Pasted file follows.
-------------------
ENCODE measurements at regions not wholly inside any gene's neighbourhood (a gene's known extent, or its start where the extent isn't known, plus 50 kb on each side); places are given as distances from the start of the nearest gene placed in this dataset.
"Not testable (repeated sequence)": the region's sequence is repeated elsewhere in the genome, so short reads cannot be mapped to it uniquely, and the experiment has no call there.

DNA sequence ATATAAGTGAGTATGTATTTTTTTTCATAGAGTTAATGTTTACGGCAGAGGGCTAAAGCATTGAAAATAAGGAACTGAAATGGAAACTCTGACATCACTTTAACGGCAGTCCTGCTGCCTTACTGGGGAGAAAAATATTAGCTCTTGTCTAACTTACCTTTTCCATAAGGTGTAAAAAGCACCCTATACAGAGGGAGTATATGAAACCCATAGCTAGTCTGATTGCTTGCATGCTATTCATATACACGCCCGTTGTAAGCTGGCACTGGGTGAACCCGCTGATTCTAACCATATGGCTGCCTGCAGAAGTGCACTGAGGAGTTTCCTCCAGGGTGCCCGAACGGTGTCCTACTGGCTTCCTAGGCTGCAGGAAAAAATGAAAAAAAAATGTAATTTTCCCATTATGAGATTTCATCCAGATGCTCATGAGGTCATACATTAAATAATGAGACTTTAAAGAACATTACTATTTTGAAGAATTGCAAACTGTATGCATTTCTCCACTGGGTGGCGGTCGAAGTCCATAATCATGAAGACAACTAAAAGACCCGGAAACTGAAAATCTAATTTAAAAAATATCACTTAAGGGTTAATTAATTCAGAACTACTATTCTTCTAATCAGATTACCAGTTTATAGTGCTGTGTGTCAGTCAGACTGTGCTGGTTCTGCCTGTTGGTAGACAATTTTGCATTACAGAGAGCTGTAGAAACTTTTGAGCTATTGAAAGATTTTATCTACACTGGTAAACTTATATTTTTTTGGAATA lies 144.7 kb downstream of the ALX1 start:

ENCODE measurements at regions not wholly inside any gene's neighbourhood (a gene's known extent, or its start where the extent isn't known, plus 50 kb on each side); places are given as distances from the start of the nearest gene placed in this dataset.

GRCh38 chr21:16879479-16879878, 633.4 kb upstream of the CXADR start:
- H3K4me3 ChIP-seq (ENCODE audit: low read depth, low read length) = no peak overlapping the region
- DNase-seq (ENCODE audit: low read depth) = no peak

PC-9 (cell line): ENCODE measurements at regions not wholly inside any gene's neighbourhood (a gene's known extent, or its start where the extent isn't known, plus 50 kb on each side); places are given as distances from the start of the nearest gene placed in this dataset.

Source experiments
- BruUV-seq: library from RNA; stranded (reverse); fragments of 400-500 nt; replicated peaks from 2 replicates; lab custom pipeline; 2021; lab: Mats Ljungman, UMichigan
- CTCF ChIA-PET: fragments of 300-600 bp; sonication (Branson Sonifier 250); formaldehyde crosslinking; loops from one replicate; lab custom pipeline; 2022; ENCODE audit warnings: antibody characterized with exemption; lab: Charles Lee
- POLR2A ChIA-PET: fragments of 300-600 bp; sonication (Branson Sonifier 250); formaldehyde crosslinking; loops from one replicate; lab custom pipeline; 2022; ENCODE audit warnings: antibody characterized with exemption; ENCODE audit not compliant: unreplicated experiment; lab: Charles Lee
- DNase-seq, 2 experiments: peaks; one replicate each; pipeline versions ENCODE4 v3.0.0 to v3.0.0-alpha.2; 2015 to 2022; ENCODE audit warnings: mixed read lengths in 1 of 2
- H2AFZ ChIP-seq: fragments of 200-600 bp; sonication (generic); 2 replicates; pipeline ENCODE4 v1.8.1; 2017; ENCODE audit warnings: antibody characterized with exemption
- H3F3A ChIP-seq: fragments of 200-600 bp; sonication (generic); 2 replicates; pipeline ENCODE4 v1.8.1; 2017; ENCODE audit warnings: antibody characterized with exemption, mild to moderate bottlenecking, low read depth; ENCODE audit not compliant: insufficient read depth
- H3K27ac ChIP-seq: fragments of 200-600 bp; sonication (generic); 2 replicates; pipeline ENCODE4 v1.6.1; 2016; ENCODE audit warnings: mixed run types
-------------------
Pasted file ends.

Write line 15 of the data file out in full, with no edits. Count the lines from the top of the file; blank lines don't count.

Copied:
- H3F3A ChIP-seq: fragments of 200-600 bp; sonication (generic); 2 replicates; pipeline ENCODE4 v1.8.1; 2017; ENCODE audit warnings: antibody characterized with exemption, mild to moderate bottlenecking, low read depth; ENCODE audit not compliant: insufficient read depth